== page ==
Creative nonfiction: true stories of people involved in fifty years of conservation of the orang-utan in Sarawak, Malaysia

Yin, Christina Amanda Chueh Ping (2021) Creative nonfiction: true stories of people involved in fifty years of conservation of the orang-utan in Sarawak, Malaysia. PhD thesis, University of Nottingham.

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Abstract

This study explores the fourth genre, creative nonfiction, as the means to retell the stories of lived experiences. The aim of the study was to gather stories of ordinary people working to conserve orang-utans in Sarawak through in-depth interviews based on narrative inquiry principles, and then to re-tell the stories by crafting a creative nonfiction artefact composed of different subgenres such as Shorts, Portraits, Literary Journalism, hybrid nonfiction pieces and stories partially or wholly told in the participants’ own voices in a subgenre that the narrative inquirer-writer identified and named the Crafted Interview.

Nineteen individuals were identified and interviewed, using semi-structured interview questions that allowed for digressions, follow-up questions and gentle probing with empathy and understanding by the researcher. Not just a detached observer, the researcher was a participant involved in orang-utan conversation, with a background in journalism and conservation, close to the research participants and their work. She became the interviewer as research instrument and a collaborator in the interviews, gathering stories – the lived experiences of participants through in-depth interviews.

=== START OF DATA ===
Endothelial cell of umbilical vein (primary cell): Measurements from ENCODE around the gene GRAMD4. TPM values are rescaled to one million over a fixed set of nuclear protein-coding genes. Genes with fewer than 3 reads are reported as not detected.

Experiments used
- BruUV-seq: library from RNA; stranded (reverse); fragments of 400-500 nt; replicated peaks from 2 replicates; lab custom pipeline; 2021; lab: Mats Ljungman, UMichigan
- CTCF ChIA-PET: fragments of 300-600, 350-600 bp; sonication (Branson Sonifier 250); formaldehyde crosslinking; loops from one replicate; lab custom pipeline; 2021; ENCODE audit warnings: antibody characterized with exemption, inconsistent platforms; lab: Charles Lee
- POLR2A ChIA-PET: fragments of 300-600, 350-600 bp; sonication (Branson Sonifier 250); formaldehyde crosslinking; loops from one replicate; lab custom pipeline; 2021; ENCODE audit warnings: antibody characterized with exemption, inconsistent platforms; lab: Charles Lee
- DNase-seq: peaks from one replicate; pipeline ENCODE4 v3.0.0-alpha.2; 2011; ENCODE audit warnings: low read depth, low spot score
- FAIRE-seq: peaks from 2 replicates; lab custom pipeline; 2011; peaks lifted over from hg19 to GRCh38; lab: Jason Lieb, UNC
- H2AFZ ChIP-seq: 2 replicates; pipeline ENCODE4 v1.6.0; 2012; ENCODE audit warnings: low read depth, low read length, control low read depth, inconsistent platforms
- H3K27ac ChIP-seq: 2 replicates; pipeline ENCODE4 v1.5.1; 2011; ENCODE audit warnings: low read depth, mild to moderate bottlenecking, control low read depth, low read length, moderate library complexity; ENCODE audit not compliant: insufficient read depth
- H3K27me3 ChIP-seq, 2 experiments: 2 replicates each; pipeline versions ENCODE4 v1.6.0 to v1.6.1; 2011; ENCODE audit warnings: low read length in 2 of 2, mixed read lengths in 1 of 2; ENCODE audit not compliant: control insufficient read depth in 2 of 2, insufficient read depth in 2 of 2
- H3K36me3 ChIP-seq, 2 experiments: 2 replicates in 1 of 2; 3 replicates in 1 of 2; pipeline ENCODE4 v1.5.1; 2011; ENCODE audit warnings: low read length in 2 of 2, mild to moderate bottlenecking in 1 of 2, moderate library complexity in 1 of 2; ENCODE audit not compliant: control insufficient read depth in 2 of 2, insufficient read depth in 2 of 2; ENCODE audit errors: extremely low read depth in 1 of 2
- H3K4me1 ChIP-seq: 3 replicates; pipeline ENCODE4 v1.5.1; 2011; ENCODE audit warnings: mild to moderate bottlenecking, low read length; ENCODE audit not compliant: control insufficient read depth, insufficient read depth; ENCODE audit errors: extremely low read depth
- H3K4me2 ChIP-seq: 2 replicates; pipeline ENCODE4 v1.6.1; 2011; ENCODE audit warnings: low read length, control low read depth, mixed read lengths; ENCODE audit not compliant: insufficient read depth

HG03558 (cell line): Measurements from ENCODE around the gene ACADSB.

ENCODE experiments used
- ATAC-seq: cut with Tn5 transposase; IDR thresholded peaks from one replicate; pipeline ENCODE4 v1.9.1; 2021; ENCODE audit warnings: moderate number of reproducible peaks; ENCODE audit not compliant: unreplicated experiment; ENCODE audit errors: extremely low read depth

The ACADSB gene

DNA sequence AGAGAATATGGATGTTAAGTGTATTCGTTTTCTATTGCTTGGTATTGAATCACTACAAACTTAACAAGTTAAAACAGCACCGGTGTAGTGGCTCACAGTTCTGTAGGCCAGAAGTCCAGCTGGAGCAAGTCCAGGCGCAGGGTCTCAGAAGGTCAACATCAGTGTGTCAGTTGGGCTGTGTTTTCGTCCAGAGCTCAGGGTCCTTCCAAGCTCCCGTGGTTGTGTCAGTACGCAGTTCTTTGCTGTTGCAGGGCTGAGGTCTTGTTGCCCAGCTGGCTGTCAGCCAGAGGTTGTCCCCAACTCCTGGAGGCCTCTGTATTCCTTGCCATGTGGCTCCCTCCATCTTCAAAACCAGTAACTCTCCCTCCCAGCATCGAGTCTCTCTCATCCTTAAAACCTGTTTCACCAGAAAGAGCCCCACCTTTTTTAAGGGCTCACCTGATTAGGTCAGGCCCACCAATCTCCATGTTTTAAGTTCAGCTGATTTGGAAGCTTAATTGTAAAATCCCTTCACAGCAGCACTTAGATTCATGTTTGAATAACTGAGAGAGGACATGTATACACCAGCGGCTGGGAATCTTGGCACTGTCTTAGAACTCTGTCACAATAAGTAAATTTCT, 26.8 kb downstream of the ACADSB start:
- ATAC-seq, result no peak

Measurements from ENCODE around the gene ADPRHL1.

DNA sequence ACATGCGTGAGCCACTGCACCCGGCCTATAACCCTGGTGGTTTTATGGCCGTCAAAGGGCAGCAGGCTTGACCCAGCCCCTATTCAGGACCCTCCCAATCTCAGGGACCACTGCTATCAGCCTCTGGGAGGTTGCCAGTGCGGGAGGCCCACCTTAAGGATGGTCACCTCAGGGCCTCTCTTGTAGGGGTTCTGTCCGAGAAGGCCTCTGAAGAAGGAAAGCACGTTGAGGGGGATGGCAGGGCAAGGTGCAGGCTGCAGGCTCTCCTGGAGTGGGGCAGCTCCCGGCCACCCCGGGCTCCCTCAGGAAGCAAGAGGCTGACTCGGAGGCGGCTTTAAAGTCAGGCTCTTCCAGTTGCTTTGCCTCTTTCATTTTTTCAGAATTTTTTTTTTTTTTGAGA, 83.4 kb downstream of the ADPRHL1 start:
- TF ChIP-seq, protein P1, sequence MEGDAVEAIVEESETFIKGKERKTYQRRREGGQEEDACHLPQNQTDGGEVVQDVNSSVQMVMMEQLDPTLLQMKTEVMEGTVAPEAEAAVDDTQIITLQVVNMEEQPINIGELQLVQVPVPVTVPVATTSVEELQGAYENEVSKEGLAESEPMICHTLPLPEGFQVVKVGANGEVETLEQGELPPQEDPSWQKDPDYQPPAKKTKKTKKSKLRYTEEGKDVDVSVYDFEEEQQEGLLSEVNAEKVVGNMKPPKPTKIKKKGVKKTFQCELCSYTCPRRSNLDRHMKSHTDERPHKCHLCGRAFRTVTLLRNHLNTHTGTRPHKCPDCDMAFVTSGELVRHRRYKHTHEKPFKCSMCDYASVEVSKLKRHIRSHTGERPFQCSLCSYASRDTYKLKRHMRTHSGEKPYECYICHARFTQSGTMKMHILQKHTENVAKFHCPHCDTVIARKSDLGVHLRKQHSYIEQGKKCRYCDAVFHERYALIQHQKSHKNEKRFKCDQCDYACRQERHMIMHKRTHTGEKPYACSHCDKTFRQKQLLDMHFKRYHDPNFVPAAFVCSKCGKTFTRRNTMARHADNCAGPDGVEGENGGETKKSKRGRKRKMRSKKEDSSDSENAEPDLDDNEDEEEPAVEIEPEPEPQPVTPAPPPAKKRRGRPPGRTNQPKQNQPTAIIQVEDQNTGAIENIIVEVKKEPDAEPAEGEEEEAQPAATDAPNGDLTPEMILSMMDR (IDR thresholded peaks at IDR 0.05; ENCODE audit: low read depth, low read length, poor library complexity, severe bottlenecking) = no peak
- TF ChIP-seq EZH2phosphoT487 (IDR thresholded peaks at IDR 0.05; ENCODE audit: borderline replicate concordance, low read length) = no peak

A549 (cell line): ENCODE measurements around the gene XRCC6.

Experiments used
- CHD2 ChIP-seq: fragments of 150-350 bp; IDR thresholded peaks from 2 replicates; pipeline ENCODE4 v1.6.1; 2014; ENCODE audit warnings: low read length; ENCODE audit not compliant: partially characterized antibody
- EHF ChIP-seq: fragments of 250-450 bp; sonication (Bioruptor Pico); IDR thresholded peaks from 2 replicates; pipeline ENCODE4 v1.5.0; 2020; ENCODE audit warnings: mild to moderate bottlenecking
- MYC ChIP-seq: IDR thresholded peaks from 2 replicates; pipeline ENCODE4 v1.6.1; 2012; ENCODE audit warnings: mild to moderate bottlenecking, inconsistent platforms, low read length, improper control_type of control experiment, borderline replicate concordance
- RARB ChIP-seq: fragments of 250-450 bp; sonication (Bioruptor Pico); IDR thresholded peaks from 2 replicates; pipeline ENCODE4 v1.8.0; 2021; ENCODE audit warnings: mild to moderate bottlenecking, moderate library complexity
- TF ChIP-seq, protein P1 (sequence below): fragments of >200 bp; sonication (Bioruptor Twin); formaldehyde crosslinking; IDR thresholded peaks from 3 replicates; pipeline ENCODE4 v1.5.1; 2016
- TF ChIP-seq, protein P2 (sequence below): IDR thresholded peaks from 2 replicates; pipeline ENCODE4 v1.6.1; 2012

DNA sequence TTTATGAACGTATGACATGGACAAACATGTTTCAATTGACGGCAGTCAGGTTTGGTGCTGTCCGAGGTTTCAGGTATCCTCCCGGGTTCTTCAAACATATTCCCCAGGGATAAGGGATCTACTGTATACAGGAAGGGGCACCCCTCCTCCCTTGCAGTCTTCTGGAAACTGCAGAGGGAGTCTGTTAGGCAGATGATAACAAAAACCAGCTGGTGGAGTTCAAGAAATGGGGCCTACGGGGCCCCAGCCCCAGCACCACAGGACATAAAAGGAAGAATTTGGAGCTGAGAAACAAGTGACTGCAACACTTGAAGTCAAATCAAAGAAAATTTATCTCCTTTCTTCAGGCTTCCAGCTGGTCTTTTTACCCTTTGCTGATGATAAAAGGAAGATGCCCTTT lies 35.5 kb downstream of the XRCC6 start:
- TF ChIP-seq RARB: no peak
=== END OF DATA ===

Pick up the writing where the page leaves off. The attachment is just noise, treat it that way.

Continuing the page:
The product of the study, the creative nonfiction artefact, tells stories in various nonfiction subgenres spanning fifty years of orang-utan conservation in Sarawak. Through this montage of stories, the narrative inquirer-writer re-tells the storied lives of men and women who have worked in orang-utan conservation in different capacities. These were “ordinary” people, not privileged Western primatologists, but the individuals on the ground, doing their daily work as forest guards and keepers, wildlife biologists and researchers, eco-tour operator and fundraiser for wildlife rehabilitation each contributing to the long-term survival of the iconic primate in its wild habitats or to the orphaned orang-utans that had been confiscated from poachers or illegal exotic pet owners.

These stories reflect not just work to save the endangered species, but also the larger issue of species extinction. It is acknowledged that though important, this study has focused only on a small population of orang-utans found in Sarawak; there are other populations in Borneo and Sumatra threatened by human avarice and ignorance. The human species’ lack of humanity is evident in the lives of the orphaned orang-utans and the semi-wild animals that cling to a tenuous life in a tiny patch of forest in the middle of human settlements. This leads us to the final level of meaning and understanding; that the human species may be forcing itself into extinction. We exist in a large ecosystem; our fate inextricably linked to that of our cousin, the red ape. While it teeters on the brink of extinction, we realise that we could soon follow suit.

Despite the naysayers who believe that reading as a pleasurable pastime will soon disappear, the future of the creative nonfiction seems promising; it will thrive in both traditional and new forms as writers and readers alike continue to “hunger for the real.” The future of the orang-utan is not so clear-cut. What is evident is that species conservation is a real need around the world. More creative projects beckon, appealing to us to research and write imaginatively, telling true stories, to support other endangered species and to share the stories of men and women toiling to save them on this uneven battlefield. This is a baton we can and should take up; the spark has been lit and this is a flame that needs to keep burning.

Item Type: Thesis (University of Nottingham only) (PhD)
Supervisors: Vethamani, Malachi Edwin
Remoto, Danton
Keywords: creative nonfiction, narrative inquiry, conservation, orang-utans, Sarawak
Subjects: Q Science > QL Zoology
Faculties/Schools: University of Nottingham, Malaysia > Faculty of Arts and Social Sciences > School of English
Item ID: 64042
Depositing User: Yin, Christina
Date Deposited: 08 Feb 2021 07:06
Last Modified: 24 Feb 2021 04:40
URI: http://eprints.nottingham.ac.uk/id/eprint/64042

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